Clinton, South Carolina, Saturday, September 10, 2017, 1:38 p.m.
I can’t imagine a better place to watch a football game than Presbyterian College, that is, if you don’t mind it if the Blue Hose lose.
It’s early yet. Yes, Presbyterian has been been outscored 99-13, but Wake Forest and The Citadel are stiff competition for a liberal-arts school of 1,300 students playing in the lower subdivision of NCAA Division I.
A year ago, Presbyterian hosted four games at beautiful Bailey Memorial Stadium. This year, thanks to the threat of a storm leading The Citadel up to Clinton, eight games will be played here. Campbell visits next week and Cumberland the week after.
The Citadel is ranked 13th in the nation, Football Championship Subdivision (FCS), and the state’s military college wore their “Duty” uniforms, which meant lead-gray jerseys and pants and white helmets. The Bulldogs wear white helmets every week, but the jerseys vary from gray to navy to light blue to white. College football has gotten awfully complicated. One cannot reliably walk through the gates of a stadium anymore and be sure he or she can tell which team is which. Some teams wear camouflage jerseys, the ostensible point being they couldn’t be identified at all.
Presbyterian does not play on the road again until November 4. I kid you not. I hope the Blue Hose get better and have a decent year, which the past two were not. On Saturday, they had their moments. At one time, it was only 14-7. The Citadel (2-0) only outgained the Blue Hose by 310 yards.
The Blue Hose beat their next opponent, Campbell, last year. I don’t know anything about Cumberland other than Georgia Tech beating a Cumberland, 222-0, but that was in 1916, and, presumably, the Phoenix have risen from the ashes of that. I’m familiar with Lebanon, Tennessee, having met a friend for dinner there on at least two occasions.
All else being equal, I’m guardedly optimistic about the Campbell and Cumberland games.
I wrote a free-lance story on The Citadel’s unexpected visit, and because of the professionalism that journalism requires, I enjoyed no frosty beverages until the story was safely written and my friends, Presbyterian football variety, commiserating the setback across the street.
As I drove home, knowing that a stock car race from Richmond, and football games from Clemson, Columbia (Mo.), South Bend, and Los Angeles would soon be on at the same time, I hummed the theme from Green Acres.
Keep Manhattan / Just give me that countryside.
If you’d like me to mail you a signed copy of Life Gets Complicated, or any of my other novels, you can find my address and instructions at montedutton.com. (montedutton.com/blog/merchandise). Or, just drop me a line and you can pay through PayPal.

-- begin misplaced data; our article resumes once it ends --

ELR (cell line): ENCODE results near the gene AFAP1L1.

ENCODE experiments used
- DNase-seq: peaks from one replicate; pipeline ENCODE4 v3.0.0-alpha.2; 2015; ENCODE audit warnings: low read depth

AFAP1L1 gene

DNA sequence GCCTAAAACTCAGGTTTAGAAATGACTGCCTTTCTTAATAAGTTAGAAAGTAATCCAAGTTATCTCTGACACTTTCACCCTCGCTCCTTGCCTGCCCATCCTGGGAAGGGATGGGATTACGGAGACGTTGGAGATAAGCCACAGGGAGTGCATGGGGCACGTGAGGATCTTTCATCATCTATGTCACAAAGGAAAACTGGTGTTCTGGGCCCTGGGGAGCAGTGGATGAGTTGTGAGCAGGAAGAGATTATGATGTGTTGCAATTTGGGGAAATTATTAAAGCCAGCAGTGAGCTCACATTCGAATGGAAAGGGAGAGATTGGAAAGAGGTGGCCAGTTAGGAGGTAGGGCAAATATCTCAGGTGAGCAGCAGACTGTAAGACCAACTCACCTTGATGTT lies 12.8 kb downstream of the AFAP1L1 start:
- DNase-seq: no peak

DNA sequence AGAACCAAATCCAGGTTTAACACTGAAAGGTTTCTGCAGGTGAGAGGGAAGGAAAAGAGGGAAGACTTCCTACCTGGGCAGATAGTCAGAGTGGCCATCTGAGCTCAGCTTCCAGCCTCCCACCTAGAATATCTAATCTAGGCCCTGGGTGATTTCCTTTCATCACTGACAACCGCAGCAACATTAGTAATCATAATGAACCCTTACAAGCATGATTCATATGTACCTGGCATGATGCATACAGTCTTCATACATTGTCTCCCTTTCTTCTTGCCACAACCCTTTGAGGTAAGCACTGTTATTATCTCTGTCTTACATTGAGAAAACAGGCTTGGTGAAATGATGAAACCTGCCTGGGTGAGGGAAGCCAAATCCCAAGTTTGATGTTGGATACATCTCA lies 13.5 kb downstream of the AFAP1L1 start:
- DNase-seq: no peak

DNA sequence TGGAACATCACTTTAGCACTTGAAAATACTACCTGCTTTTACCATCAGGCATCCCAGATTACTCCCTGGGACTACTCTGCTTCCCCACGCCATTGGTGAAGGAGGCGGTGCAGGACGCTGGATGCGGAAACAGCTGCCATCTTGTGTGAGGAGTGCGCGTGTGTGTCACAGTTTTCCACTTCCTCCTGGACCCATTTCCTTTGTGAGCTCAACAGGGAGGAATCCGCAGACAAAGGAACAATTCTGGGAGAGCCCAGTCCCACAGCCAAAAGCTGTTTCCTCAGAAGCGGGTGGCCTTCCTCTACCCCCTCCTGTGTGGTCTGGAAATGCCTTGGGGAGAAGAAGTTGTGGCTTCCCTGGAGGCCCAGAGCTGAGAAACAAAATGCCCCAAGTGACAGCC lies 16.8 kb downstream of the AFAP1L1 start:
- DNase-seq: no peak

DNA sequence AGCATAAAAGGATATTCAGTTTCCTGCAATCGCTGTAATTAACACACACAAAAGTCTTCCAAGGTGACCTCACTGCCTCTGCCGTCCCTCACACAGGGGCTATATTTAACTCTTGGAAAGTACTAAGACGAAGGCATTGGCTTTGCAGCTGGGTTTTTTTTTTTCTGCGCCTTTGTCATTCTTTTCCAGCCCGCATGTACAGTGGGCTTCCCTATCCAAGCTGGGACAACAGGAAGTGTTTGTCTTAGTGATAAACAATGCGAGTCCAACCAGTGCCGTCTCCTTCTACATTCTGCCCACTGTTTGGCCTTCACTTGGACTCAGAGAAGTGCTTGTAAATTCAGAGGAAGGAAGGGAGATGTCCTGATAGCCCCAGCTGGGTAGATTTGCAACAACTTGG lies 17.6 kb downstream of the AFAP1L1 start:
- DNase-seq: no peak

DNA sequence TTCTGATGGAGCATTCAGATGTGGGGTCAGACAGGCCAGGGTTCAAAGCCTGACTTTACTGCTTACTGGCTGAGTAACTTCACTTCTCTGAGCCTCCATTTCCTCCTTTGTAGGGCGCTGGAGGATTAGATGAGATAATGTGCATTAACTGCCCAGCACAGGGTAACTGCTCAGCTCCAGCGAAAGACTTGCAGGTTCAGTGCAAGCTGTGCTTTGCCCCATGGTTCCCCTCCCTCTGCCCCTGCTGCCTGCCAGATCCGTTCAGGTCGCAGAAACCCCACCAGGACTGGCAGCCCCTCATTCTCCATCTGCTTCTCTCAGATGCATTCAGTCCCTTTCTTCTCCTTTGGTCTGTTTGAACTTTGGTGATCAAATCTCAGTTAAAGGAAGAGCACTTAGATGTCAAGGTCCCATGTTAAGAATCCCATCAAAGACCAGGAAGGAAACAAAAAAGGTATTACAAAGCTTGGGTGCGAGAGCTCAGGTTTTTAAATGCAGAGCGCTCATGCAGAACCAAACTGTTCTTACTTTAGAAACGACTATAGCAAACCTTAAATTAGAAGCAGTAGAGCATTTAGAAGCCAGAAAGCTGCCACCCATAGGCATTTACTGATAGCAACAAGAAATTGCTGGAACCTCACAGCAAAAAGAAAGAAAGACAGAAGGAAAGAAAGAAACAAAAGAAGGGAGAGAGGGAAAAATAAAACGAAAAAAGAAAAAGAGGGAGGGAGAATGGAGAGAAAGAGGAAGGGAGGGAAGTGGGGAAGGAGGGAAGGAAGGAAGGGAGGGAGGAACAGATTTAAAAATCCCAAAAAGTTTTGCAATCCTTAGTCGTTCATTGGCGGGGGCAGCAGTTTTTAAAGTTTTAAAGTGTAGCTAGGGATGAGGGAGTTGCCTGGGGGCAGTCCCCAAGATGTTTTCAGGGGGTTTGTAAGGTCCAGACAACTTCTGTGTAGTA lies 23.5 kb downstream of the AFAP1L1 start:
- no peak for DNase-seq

I’ve written seven novels and a collection of short stories. I’ve also written a number of books about sports, mostly about NASCAR. You can find most of them here.
The Kindle versions of my books, where available, can be found above. Links below are to print editions.
Lightning in a Bottle is the story of Barrie Jarman, the hope of stock car racing’s future. Barrie, a 18-year-old from Spartanburg, South Carolina, is both typical of his generation and a throwback to the sport’s glory days.
Life Gets Complicated follows Barrie Jarman as he moves up to FASCAR’s premier series. He and Angela Hughston face discrimination for their interracial love affair, and Barrie has to surmount unexpected obstacles that test his resolve.
Cowboys Come Home is a modern western. Two World War II heroes come home from the Pacific to Texas.
I’ve written a crime novel about the corrosive effects of patronage and the rise and fall of a powerful politician and his dysfunctional family, Forgive Us Our Trespasses.
I’ve written about what happens to a football coach when he loses everything, Crazy of Natural Causes. It’s a fable of life’s absurdity.
I’ve written a tale of the Sixties in the South, centered on school integration and a high school football team, The Intangibles.
I’ve written a rollicking yarn about the feds trying to track down and manipulate a national hero who just happens to be a pot-smoking songwriter, The Audacity of Dope.
I’ve written a collection of 11 short stories, all derived from songs I wrote, Longer Songs.
Signed copies of Lightning in a Bottle are on sale at Emma Jane’s (see ad above). Signed copies of all my fiction are also on sale at L&L Office Supply in uptown Clinton, South Carolina.
Follow me on Twitter @montedutton, @hmdutton (about writing), and/or @wastedpilgrim (more opinionated and irreverent). I’m on Facebook (Monte.Dutton), Instagram (TUG50), and Google-Plus (MonteDuttonWriter).
Write me at hutdut@email@example.com or “message” me through social media.